Under District of Columbia law, "'[a] trespass is an unauthorized entry onto property that results in interference with the property owner's possessory interest therein.'" Sarete, Inc. v. 1344 U St. Ltd. P'ship, 871 A.2d 480, 490 (D.C. 2005) (quoting Richard R. Powell, Powell on Real Property § 64A.02 at 64A-16 (Michael A. Wolf ed., 2000)). Jiggetts contends that Midland trespassed on her property when it entered her property and changed the locks. Midland does not dispute that it entered the property and changed the locks. Its sole argument against Jiggetts's trespass claim is that its entry was lawful because Jiggetts abandoned the property. (Def.'s Mem. at 3-4.)
Midland's argument is misguided, however. In the District of Columbia, abandonment is defined as an anticipatory breach wherein a tenant "'leaves the premises vacant with the avowed intention not to be bound by [the] lease.'" Jones v. Cain, 804 A.2d 322, 331 (D.C. 2001) (quoting Simpson v. Lee, 499 A.2d 889, 894 (D.C. 1985)). The complaint does not allege or concede facts reflecting that Jiggetts intended to abandon her property. Instead, the complaint reflects that Jiggetts had every intention of maintaining the monthly mortgage payments. (See, e.g., Compl. ¶ 5 ("While [Jiggetts was] in the nursing home, Chesley was supposed to be making the monthly mortgage payments on the subject property.").) Moreover, while Midland claimed that the deed of trust authorized Midland to enter the property upon default (see id. ¶ 11), Midland has not presented any copy of the deed of trust mentioned in the complaint or any other agreement granting it the right to enter the property upon Jiggetts's failure to make the mortgage payments. Because Jiggetts has pled that Midland entered her property without consent and changed the locks, preventing entry by the owners, and Midland has failed to show it was otherwise authorized to take that action, Midland's motion to dismiss Jiggetts's trespass claim will be denied.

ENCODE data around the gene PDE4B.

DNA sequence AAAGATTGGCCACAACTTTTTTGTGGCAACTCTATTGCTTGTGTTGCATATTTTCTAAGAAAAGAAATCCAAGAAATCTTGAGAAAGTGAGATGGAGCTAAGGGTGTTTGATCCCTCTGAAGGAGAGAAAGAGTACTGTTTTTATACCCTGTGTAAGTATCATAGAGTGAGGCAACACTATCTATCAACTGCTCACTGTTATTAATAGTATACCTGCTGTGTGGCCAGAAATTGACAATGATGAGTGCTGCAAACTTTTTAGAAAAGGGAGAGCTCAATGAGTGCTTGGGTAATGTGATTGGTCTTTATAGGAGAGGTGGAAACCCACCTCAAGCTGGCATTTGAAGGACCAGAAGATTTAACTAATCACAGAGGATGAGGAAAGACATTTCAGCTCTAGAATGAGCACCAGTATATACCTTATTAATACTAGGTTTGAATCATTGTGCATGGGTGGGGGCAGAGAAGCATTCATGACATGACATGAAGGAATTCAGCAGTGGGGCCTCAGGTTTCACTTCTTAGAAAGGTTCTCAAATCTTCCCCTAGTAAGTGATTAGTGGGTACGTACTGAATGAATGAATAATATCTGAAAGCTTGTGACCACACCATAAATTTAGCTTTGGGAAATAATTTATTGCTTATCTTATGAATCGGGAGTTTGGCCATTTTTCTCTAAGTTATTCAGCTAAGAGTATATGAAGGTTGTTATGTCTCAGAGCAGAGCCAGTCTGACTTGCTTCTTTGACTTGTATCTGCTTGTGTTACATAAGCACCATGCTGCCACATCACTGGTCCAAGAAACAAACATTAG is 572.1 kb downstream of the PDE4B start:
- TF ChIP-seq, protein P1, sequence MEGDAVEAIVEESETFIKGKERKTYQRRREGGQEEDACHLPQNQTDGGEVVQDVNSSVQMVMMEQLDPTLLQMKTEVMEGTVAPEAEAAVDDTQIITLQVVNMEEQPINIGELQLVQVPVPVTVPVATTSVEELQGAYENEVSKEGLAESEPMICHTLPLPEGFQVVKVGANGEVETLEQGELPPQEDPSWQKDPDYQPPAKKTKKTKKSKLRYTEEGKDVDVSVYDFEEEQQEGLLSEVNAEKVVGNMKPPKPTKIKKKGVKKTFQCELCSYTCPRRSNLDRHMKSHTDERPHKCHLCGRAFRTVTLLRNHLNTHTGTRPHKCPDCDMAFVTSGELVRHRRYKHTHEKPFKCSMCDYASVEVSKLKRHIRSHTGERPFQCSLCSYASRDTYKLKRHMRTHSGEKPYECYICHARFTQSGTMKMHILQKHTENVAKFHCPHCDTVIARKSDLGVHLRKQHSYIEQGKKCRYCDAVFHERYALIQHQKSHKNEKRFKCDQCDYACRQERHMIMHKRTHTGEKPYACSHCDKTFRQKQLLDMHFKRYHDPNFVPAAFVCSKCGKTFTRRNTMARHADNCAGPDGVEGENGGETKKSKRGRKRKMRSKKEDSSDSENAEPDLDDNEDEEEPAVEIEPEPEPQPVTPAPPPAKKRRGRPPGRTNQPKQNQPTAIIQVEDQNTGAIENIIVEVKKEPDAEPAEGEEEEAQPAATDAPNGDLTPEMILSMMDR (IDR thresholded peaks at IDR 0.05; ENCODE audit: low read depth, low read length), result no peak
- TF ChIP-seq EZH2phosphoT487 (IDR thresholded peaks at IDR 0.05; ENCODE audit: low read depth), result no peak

Under District of Columbia law, conversion is defined as the "'intentional exercise of dominion or control over a chattel which so seriously interferes with the right of another to control it that the actor may justly be required to pay the other the full value of the chattel.'" Edmonds v. United States, 563 F. Supp. 2d 196, 202 (D.D.C. 2008) (quoting Fed. Fire Protection Corp. v. J.A. Jones/Tompkins Builders, Inc., 267 F. Supp. 2d 87, 92 n.3 (D.D.C. 2003)). A chattel is defined as "'[m]ovable or transferable property; personal property;... [or] a physical object... not the subject matter of real property.'" Doe ex rel. Doe v. Fed. Express Corp., 571 F. Supp. 2d 330, 333 (D. Conn. 2008) (quoting Black's Law Dictionary (8th ed. 2004)) (first alteration in original). Jiggetts argues that the defendant "converted [her] leasehold interest, in the subject property, to [its] own interest" by entering the property and changing the locks. (Pl.'s Opp'n at 3.) However, the leasehold interest in her home is ...